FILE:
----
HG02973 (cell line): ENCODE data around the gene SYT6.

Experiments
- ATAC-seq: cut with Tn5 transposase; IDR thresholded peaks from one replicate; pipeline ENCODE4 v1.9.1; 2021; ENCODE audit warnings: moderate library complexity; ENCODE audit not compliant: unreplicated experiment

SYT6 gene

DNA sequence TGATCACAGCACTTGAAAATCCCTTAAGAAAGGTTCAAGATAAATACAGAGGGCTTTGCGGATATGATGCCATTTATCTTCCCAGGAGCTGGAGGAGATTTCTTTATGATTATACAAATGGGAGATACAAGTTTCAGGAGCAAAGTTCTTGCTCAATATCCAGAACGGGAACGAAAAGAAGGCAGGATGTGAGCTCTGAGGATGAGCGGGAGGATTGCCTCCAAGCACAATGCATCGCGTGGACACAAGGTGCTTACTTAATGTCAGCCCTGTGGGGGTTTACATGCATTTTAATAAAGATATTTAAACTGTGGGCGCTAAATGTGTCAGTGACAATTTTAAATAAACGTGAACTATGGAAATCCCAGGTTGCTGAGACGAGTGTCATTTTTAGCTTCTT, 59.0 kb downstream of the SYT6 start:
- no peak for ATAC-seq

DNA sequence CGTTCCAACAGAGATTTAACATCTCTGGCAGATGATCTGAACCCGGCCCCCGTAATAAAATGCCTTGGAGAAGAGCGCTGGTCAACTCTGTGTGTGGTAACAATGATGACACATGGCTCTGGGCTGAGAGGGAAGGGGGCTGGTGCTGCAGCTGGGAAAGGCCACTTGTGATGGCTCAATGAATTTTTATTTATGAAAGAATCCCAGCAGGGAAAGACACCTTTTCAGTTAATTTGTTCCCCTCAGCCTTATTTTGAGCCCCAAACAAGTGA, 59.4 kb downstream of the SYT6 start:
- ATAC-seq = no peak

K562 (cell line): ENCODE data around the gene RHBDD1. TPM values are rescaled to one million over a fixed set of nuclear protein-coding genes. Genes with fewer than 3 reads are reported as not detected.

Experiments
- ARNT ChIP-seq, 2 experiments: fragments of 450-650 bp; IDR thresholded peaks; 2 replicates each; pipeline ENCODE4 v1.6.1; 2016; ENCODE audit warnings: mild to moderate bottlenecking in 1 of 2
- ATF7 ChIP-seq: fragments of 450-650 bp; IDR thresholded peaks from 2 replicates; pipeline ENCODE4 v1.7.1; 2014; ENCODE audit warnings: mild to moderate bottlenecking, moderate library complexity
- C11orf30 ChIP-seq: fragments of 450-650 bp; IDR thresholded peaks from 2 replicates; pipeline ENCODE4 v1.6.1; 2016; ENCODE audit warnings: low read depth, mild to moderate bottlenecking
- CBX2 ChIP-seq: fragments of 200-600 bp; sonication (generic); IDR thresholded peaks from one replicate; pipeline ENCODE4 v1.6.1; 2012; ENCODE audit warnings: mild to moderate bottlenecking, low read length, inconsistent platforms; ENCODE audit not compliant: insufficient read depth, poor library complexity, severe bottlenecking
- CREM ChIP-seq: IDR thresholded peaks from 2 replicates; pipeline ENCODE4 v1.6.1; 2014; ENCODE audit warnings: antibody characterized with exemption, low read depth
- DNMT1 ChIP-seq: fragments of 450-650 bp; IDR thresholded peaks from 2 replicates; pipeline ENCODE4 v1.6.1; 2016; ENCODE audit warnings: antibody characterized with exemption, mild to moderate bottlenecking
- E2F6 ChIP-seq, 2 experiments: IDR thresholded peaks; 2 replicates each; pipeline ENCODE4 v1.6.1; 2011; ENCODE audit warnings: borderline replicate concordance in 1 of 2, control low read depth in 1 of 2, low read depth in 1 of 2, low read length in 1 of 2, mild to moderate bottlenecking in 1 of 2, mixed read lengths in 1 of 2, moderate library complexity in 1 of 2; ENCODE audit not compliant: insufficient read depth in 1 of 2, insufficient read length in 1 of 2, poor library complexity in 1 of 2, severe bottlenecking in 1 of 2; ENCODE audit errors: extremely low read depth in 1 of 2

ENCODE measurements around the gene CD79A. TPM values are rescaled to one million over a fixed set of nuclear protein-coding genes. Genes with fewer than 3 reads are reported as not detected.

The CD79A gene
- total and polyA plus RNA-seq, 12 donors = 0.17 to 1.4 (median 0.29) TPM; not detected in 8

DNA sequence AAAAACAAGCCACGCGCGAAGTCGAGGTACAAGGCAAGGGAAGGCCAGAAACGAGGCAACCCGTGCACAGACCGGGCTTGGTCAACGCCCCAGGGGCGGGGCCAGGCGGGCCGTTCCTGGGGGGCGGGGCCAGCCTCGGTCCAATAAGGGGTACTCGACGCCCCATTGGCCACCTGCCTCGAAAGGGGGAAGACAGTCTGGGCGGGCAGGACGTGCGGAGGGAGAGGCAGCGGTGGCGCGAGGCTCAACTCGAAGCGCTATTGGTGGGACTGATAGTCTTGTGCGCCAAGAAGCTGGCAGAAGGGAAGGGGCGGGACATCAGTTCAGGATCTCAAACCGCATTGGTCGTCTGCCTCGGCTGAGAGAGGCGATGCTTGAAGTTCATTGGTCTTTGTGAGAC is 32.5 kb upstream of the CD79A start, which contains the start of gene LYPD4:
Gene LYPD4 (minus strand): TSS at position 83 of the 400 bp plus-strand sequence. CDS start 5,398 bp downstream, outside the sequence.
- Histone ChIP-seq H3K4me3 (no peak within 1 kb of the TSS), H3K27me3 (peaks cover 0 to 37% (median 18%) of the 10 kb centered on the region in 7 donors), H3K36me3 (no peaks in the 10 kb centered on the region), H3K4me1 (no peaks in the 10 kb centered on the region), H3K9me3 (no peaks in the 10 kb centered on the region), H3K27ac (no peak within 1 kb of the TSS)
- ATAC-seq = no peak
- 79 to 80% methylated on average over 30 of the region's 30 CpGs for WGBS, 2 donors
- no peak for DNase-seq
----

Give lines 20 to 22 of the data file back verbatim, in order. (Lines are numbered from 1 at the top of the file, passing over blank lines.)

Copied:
- total and polyA plus RNA-seq, 12 donors = 0.17 to 1.4 (median 0.29) TPM; not detected in 8

DNA sequence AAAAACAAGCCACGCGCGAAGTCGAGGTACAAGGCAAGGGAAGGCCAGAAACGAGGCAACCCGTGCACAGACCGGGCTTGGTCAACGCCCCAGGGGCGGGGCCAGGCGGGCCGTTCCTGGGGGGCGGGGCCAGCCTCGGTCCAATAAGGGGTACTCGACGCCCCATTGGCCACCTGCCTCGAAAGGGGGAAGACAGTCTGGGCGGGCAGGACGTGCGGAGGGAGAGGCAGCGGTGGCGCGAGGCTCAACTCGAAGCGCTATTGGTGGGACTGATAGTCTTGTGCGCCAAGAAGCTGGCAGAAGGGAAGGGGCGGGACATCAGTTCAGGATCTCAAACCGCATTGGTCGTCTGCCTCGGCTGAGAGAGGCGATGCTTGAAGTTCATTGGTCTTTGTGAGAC is 32.5 kb upstream of the CD79A start, which contains the start of gene LYPD4:
Gene LYPD4 (minus strand): TSS at position 83 of the 400 bp plus-strand sequence. CDS start 5,398 bp downstream, outside the sequence.